Archive for 'Research News'

Beware of the toilet: The risk for a deep tissue injury during toilet sitting

Wednesday, October 11th, 2017

While some books are concerned with spending time on the Iron Throne, scientists are concerned with time spent on the Porcelain Throne when reading those books.

“… there are no published studies regarding sustained tissue loads during toilet sitting and their effects on tissue physiology.”

The hole in scientific literature is filled with an in-press paper titled, “Beware of the toilet: The risk for a deep tissue injury during toilet sitting.”

We found that prolonged sitting on toilet seats involves a potential risk for PrI (Pressure Injury) development, the extent of which is affected by the seat design.

This research is distinct from the 2000 Ig Nobel Public Health Prize, which reported injuries on people from toilets that could not withstand pressure from people on toilets. This research, instead, reports injuries on people from people not withstanding pressure from themselves on toilets.

“Will a vegetarian diet during pregnancy drive your child to drugs and drink”

Monday, October 9th, 2017

This news article explores whether a particular science study corresponds to reality. The news article is “Will a vegetarian diet during pregnancy drive your child to drugs and drink?“, by Sharon Begley, published  in Stat.

The science study itself is “Meat Consumption During Pregnancy and Substance Misuse Among Adolescent Offspring: Stratification of TCN2 Genetic Variants,” published in the journal Alcoholism. Figure three of that study is an image which some people might find thought-provoking, one way or another:

Squeezing the Data From Squeezing the Face (with added poison)

Sunday, October 8th, 2017

Should patients — after they have had poison injected into their face — then squeeze their face? If so, then how often, and exactly where? Those are the bundled questions this study tried to get at, with perhaps a hint that further attempts to answer the questions might be able to produce some hint of possible success of some kind:

A Comparison of Facial Muscle Squeezing versus Non-facial Muscle Squeezing on the Efficacy of BotulinumToxin-A Injections for the Treatment of Facial Dystonia,” P. O’Reilly, J. Ross, J. Norris, and R. Malhotra [pictured here], Orbit, vol. 31, no. 6, 2012, pp. 400-403. The authors, at Queen Victoria Hospital, East Grinstead, West Sussex, UK, explain:

“Twelve patients underwent the non-squeeze / squeeze / non-squeeze protocol and the remaining 14 patients underwent the squeeze / non-squeeze / squeeze protocol. All patients experienced at least one treatment with and one treatment without performing post-treatment squeezing exercises….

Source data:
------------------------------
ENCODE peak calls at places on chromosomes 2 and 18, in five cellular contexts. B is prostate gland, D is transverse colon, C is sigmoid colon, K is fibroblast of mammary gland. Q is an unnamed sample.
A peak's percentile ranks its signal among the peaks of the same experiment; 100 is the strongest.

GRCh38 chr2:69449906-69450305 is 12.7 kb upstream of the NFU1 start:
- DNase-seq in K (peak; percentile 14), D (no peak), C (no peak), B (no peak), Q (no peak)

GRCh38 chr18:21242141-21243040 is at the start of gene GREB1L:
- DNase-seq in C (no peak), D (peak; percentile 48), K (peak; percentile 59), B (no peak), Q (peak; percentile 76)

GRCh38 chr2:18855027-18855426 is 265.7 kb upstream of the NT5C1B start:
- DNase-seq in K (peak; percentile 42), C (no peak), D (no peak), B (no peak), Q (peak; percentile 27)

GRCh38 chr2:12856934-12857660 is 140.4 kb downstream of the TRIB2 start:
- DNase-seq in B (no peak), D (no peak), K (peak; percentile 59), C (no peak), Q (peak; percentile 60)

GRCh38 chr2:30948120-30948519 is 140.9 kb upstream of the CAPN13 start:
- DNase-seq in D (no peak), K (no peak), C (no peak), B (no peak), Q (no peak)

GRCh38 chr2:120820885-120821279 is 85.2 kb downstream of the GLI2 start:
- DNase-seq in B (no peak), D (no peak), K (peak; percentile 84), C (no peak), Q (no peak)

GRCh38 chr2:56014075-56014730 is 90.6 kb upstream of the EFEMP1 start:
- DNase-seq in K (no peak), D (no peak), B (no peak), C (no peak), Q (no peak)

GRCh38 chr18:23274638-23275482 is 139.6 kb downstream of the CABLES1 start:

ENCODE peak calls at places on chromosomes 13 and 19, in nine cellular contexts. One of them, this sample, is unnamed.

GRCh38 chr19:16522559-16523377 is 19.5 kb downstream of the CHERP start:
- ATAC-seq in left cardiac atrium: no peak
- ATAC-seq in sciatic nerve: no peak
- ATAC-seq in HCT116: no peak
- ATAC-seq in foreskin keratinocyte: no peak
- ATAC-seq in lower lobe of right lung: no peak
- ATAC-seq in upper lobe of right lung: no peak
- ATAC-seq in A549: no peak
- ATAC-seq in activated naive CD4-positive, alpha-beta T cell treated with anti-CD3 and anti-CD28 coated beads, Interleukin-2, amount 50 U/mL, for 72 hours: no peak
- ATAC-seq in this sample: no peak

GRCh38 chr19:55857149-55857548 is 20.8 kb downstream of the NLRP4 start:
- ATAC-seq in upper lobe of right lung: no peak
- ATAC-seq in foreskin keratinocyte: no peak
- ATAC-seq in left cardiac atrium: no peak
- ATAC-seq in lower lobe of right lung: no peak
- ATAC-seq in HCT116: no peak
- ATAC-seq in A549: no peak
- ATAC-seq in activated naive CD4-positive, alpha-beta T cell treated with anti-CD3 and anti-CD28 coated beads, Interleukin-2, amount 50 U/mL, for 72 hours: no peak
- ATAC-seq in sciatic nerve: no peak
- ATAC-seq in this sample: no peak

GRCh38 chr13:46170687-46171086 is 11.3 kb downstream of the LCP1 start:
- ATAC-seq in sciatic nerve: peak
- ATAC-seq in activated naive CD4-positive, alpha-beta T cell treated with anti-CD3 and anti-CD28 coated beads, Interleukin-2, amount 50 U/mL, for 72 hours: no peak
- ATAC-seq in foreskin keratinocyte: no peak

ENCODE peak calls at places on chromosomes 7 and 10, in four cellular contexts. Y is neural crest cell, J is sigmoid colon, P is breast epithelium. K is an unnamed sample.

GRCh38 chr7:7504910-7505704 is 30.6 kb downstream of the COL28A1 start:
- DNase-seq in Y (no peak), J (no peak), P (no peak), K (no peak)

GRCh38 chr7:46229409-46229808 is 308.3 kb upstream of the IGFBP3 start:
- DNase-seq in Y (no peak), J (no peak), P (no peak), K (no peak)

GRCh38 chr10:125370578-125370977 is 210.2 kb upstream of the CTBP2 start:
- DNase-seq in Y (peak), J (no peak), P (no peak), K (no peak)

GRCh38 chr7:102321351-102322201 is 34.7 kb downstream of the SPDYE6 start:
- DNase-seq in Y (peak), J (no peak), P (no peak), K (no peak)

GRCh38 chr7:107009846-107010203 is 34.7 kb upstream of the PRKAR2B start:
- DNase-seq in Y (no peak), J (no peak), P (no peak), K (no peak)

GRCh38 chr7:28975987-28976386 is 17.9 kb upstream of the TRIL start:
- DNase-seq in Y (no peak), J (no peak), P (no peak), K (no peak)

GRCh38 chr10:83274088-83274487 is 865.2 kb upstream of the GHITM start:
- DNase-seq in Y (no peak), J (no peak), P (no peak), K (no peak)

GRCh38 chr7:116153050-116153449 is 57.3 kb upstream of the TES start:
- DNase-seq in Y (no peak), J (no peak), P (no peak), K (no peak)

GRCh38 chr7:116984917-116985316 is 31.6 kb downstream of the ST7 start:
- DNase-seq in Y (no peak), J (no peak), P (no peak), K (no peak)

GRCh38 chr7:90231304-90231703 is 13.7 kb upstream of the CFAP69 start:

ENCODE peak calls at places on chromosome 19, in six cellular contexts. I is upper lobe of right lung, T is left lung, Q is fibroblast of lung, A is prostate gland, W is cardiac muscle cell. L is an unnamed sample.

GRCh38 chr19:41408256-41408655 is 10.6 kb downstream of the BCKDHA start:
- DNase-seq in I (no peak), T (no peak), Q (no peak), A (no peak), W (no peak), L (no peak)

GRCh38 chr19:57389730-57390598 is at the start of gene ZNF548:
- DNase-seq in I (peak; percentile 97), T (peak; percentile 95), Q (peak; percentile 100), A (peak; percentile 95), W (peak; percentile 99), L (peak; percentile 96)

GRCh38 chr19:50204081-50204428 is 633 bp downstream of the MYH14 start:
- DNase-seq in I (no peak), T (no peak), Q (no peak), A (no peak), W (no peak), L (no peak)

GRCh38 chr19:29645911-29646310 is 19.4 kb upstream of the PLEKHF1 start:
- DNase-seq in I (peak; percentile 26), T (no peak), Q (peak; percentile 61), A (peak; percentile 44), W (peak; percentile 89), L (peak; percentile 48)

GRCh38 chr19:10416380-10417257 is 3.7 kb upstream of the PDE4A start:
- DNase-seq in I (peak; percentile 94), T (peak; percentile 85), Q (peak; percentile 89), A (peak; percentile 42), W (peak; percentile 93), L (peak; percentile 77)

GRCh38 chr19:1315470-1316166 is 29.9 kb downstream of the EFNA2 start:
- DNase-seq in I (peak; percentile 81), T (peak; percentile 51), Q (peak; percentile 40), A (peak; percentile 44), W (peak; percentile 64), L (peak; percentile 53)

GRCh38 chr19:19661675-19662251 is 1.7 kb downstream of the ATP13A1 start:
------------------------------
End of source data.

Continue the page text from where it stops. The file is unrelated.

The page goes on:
“Although this study failed to demonstrate an enhanced effect of botulinum toxin-A with muscle contracture in a clinical setting, further studies looking at a more defined subset and larger number of patients could possibly lead to statistical significance.”

The authors also remark: “Although there is a theoretical risk of inadvertent spread of botulinum toxin-A with extensive muscle contraction, no such cases were demonstrated here.”

Distinguishing Real vs Fake Tiger Penises [law enforcement guide]

Monday, October 2nd, 2017

This eight-page report is a practical guide for law enforcement officials:

Distinguishing Real vs Fake Tiger Penises,” Bonnie C. Yates, Identification Guides for Wildlife Law Enforcement No. 6., 2005, U.S. Fish and Wildlife Service, National Fish and Wildlife Forensics Laboratory, Ashland, Oregon. (Thanks to Silvan Urfer for bringing this to our attention.) The author reports:

“Dried genitalia are an important element of traditional medicine in many cultures around the world…. Wildlife law enforcement officers can learn to differentiate the various species sources of these products and detect genuine tiger penises from the abundant fakes currently being sold to unsuspecting tourists and consumers.

“In animal markets, some parts and products are not what they are labeled. One of the most difficult products to identify has been genuine dried tiger penises. The reason for this is the rarity of the real thing and a long tradition of the production of ‘lesser tiger’ or tiger substitute, that is, any other large mammal that can be promoted as a replacement for tiger. When rehydrated and consumed in a soup or tea, this product is believed to serve as an aphrodisiac or restorative tisane. To date, no dried penis from an actual tiger has been seen in the Lab as evidence in a wildlife case.”

The photo above, from the report, comes with this caption: “Fig. 4. Looking at the base of a bull’s penis carved to simulate a tiger’s penis. This is how cattle genitals are made to be used as replacements for genuine tiger parts. Notice the V-shaped cuts in the tissue underneath the lowest barbs (arrow).”

BONUS FACT: The 1992 Ig Nobel Prize for Art was awarded to to Jim Knowlton, for his classic anatomy poster “Penises of the Animal Kingdom,” and to the U.S. National Endowment for the Arts for encouraging Mr. Knowlton to extend his work in the form of a pop-up book.

Frost on Ice

Monday, October 2nd, 2017

Another case of nominative determinism:

If you want to make steps towards understanding the highly complex issues regarding how when and why ice cracks, you’ll probably need the help of an expert on the subject. Who better to turn to than Professor Frost of the Thayer School of Engineering at Dartmouth, Hanover, New Hampshire, US, who has extensively studied such things.

See: ‘Mechanisms of crack nucleation in ice’ published in the journal Engineering Fracture Mechanics, Volume 68, Issues 17–18.